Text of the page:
Sea to Sutro

Aug 04 2018
Sat, Aug 04
A one-day procession where groups of people walk through the streets of San Francisco from YBCA to Mount Sutro, becoming a metaphorical body of fog rolling through the city.

Conceived as the last part of the creation of the Speculative Machine (2018), this performance is completed by participants who carry props made during the sixteen-week exhibition, including fog-harvesting implements. Small groups will take different routes from the waterfront to Mount Sutro, passing locations of various YBCA projects and partnerships, as well as sites that embody the rich cultural memory of San Francisco. The procession is a way of mapping movement through the city; groups can walk or take various forms of transit (MUNI, cabs, Lyft, hitchhike). The march will end in a celebration atop Mount Sutro, where participants present their props ritualistically to the fog. Open to all.

Futurefarmers will work with Elaine Bucholtz, artist and associate professor at Massachusetts College of Art and Design, to choreograph the procession, and filmmaker Jeff Warrin and artist Jin Zhu will film it. This program is created in collaboration with Blair Randall, Arts and Education Manager at the San Francisco Public Utilities Commission, which supports the program.

Interested in joining? RSVP on Facebook to save the date.

Artist Bios

Elaine Bucholtz is an artist and associate professor at Massachusetts College of Art and Design. Her most recent work utilizes video and light in relation to sculptural forms, digital prints, and pre-existing sites in architecture and nature under the cover of darkness. Her work has been exhibited internationally, and she has been the recipient of numerous grants, fellowships, and artist residencies. She holds a BFA from Ohio State University, an MFA in media arts from the California College of the Arts, and an MFA in new genres from Stanford University.

Jeff Warrin is a Bolinas, California–based filmmaker, photographer, and installation artist. He has presented work at the Whitney Biennial, the New York Museum of Modern Art, the San Francisco Museum of Modern Art, the Los Angeles Museum of Contemporary Art, and the Sundance Film Festival. As a member of the collaborative art trio Silt (1990–2005), he co-created a body of work that explored the intimate and expansive potentialities of the projected image. Silt’s early Super 8 films Kuch Nai (1992) and Shadows of the Son (1996) were award winners at the San Francisco International Film Festival. Warrin has had artist residencies at the Exploratorium, Headlands Center for the Arts, and the University of Michigan. In 2015 he founded the production company Metabolic Films, and began producing and directing narrative films that explore the reciprocity between human perception and the landscapes we inhabit. Their short film The Far, Near Shore is in post-production.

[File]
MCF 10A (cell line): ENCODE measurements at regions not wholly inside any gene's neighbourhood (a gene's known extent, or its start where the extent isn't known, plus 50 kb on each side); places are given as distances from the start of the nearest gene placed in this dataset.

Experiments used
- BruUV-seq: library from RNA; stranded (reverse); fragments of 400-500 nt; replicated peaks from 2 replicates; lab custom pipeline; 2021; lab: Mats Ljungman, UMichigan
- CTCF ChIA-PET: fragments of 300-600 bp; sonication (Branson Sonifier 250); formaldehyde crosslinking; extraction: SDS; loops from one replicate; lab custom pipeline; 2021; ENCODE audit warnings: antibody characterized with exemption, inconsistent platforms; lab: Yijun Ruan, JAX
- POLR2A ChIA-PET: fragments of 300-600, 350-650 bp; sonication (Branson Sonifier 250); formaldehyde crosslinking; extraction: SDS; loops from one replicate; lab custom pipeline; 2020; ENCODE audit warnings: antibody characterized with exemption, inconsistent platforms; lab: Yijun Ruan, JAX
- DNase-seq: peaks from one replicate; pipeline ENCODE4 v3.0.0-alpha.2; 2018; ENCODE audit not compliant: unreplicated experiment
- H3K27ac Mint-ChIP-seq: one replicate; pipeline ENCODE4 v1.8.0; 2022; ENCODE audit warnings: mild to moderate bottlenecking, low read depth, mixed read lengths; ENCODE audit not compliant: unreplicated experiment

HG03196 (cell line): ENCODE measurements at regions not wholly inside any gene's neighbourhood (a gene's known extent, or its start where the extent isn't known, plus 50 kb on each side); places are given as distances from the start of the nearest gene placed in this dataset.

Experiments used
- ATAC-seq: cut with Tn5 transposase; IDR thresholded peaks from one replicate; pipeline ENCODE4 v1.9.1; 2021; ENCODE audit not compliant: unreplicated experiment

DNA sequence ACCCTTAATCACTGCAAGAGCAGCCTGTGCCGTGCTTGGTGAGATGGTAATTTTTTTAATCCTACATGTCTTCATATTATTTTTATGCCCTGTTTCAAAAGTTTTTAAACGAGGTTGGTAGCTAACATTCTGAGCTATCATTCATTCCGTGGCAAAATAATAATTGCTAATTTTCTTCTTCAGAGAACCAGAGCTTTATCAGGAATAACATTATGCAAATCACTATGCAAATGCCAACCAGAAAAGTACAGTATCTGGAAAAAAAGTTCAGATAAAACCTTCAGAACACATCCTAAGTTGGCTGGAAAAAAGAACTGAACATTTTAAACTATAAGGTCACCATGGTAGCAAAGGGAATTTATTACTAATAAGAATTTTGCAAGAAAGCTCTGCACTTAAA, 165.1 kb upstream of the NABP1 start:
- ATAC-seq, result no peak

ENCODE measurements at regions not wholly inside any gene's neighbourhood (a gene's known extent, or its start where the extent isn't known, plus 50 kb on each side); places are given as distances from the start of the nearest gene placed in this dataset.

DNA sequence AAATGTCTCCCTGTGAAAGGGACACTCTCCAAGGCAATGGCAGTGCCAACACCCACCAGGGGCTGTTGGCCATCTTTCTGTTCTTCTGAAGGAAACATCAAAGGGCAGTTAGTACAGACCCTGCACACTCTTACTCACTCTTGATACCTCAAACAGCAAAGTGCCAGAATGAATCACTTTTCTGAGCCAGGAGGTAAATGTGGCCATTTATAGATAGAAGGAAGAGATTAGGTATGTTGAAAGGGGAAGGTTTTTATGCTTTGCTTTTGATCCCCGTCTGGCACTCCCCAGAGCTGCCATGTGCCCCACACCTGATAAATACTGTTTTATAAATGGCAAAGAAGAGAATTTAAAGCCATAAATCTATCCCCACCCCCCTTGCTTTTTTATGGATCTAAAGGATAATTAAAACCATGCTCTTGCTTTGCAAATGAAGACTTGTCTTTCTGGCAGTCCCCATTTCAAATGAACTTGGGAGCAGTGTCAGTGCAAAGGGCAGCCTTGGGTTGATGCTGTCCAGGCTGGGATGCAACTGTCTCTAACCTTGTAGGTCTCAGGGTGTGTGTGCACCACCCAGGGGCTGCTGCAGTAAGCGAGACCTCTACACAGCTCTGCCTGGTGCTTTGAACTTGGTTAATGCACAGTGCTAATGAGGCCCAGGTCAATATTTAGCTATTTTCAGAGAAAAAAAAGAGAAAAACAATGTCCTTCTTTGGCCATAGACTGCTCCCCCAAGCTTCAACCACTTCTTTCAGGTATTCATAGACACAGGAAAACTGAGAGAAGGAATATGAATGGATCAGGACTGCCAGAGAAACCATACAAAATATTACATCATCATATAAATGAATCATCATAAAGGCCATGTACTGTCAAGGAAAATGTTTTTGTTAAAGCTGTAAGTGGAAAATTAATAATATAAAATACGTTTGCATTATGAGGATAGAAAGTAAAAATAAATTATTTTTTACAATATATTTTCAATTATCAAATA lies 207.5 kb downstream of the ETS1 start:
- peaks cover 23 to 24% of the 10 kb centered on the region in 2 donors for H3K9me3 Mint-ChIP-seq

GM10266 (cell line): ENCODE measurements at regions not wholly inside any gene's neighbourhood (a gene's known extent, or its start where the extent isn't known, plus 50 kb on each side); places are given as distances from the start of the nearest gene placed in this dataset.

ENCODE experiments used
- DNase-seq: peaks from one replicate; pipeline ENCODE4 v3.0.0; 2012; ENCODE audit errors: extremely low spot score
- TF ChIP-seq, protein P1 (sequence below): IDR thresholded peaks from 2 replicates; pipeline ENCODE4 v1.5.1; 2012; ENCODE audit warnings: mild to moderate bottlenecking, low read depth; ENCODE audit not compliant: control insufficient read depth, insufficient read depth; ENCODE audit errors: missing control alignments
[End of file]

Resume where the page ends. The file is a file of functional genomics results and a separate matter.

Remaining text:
Jin Zhu is a Bay Area artist who works primarily with video and photography to engage the dynamics of settlement and dispossession in the history of the Americas. In her work, home is a site of rootedness as well as the epicenter of potential displacement. In 2016, she received her MFA from the University of California, Berkeley. Jin has presented work at the Contemporary Jewish Museum, Southern Exposure, the Berkeley Art Museum and Pacific Film Archive, the San Francisco Arts Commission Galleries, Artist Television Access and the Cantor Center for the Arts. She currently works with the Anti-Eviction Mapping Project on multimedia projects focusing on environmental justice in vulnerable communities in San Francisco.


Futurefarmers: Out of Place, in Place is organized by Yerba Buena Center for the Arts and curated by Lucía Sanromán, director of visual arts.

Futurefarmers: Out of Place, in Place is made possible, in part, by the National Endowment for the Arts.

Support is provided by the Changing the Ratio Circle of Advisors: Abundance Foundation, Berit Ashla, Diana Cohn, EMIKA Fund, Jennifer C. Haas Fund, Rekha Patel, Catalina Ruiz-Healy and Jonathan Kevles, Vicki Shipkowitz, and Meg Spriggs. Additional thanks to the Selvage Fund of the East Bay Community Foundation and the Facebook Artist in Residence Program.

Yerba Buena Center for the Arts is grateful to the City of San Francisco for its ongoing support.

YBCA Programs are made possible in part by: The James Irvine Foundation, with additional funding by National Endowment for the Arts, Grosvenor, and Members of Yerba Buena Center for the Arts.

YBCA Exhibitions are made possible in part by: The Andy Warhol Foundation for the Visual Arts, Panta Rhea Foundation, American Council of Learned Societies Public Fellows Program, and Meridee Moore and Kevin King.

Lead Image: North Sea Fog, Seed Journey, 2016 Photo: Futurefarmers